Banning Indian films in Pakistan is likely to hit business in local theatres and boost the piracy industry, say theatre owners in Pakistan.
Last week, Pakistani cinemas collectively declared an indefinite ban on the screening of Indian movies, owing to the rising tensions between India and Pakistan. Tensions escalated after a militant terror attack in Uri, Kashmir, in which several Indian soldiers were killed. The Indian army responded with strikes on terrorist launchpads in POK. Meanwhile, Indian film producers, led by the Indian Motion Pictures Producers Association, banned actors, sings, and technicians from working in Bollywood. The move has affected singer Rahat Ali Khan and actor Fawad Khan.
Read: IMPPA Bans Pakistani Artistes From Working In Indian Film Industry
According to a Dawn report, cinema owners in Pakistan are of the opinion that while the decision to ban Indian films was taken to “show solidarity with our army and Pakistani actors,” it will affect the film industry in both countries.
Khorem Gultasab, General Manager of SuperCinema, Lahore said, “The suspension of Bollywood films was provoked due to the Indian Motion Picture Producers Association’s (IMMP) ban on local talent. Naturally, we were bound to take action on two accounts: 1) to show solidarity with our army; and 2) to show solidarity with our Pakistani actors.” He pointed out that Pakistan was a sizeable market for Indian films, “50-60 percent of the revenue generation in Pakistani cinemas came from Bollywood movies. Pakistan is the third largest market for Indian films.”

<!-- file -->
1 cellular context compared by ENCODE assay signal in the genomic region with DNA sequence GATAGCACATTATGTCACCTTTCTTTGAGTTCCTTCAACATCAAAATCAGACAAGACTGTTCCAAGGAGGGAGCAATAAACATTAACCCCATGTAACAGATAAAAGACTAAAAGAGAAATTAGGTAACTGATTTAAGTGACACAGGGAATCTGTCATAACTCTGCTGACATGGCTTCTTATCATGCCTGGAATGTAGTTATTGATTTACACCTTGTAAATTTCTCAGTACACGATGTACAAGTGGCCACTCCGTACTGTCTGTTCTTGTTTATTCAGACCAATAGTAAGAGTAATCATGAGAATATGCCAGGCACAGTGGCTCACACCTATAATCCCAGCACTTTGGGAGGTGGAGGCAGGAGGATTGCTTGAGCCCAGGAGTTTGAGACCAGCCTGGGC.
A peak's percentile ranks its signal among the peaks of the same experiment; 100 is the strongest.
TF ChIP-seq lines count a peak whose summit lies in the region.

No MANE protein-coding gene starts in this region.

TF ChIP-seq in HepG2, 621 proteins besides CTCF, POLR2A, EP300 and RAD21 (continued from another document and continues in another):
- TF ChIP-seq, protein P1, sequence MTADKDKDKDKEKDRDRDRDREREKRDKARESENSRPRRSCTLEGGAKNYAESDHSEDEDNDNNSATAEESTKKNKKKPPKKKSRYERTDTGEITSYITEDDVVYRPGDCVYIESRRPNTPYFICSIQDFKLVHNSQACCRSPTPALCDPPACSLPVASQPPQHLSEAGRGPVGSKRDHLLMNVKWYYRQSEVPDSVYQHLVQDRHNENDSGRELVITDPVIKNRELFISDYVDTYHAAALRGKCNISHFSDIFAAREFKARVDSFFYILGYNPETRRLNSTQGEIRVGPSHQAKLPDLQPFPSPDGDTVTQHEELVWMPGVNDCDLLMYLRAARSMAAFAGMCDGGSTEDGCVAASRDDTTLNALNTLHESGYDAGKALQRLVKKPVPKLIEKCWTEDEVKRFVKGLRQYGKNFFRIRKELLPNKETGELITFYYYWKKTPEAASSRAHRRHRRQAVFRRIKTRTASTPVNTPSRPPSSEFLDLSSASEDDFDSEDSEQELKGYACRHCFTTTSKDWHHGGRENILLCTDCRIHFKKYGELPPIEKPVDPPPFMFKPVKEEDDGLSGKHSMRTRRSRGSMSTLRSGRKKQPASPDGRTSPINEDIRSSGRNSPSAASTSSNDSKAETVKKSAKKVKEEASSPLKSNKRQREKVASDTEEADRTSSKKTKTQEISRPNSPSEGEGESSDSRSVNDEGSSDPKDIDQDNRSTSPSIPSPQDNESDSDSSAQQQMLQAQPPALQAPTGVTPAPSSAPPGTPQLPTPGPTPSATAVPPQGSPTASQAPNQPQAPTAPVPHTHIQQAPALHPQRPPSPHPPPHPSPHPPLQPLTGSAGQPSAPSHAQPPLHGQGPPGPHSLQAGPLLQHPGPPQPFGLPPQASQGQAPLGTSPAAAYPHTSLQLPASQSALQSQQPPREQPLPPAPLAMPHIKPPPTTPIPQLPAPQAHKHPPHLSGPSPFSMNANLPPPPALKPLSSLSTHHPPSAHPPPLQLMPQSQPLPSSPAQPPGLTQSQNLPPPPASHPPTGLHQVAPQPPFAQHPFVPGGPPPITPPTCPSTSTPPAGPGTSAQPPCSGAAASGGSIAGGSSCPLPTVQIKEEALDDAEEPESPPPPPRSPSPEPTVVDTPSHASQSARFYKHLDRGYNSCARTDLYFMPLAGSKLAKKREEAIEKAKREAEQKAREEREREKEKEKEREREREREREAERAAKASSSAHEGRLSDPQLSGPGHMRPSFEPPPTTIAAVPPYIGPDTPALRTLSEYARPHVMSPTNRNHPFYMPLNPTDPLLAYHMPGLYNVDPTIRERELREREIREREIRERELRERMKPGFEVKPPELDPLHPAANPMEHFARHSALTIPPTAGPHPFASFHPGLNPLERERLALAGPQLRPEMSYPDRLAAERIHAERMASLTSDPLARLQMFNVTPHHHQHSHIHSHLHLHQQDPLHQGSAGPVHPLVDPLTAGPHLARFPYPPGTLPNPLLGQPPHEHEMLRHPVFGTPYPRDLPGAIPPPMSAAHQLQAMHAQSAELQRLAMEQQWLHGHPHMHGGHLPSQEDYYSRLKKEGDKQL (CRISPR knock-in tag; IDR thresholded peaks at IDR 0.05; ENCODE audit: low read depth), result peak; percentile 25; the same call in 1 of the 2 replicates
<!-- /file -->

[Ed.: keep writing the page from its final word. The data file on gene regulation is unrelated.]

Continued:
According to the report, reruns of old Pakistani films along with current films are now running in cinemas. The lifespan of a Pakistani film is normally one to two weeks. Last year, 15 Pakistani films were released. Six films have been released this year, of which three flopped.
“Pakistan and India are neighbours, and they will be, they are not going away anywhere. If they cannot be friends, they need to learn to co-exist,” Gultasab told the Dawn.
Nadeem Mandviwalla, owner of Atrium Cinema in Karachi and Centaurus cinema, said that in the long run the ban on Indian films will only hurt legitimate business. He said, “The winner is the pirate.”
“We did this because of IMPPA’s resolution. We (stakeholders) had to respond quickly. There was no time to call a meeting to discuss. The trade association is supposed to improve relations, not destroy them. It will hurt them, it will hurt us,” he said.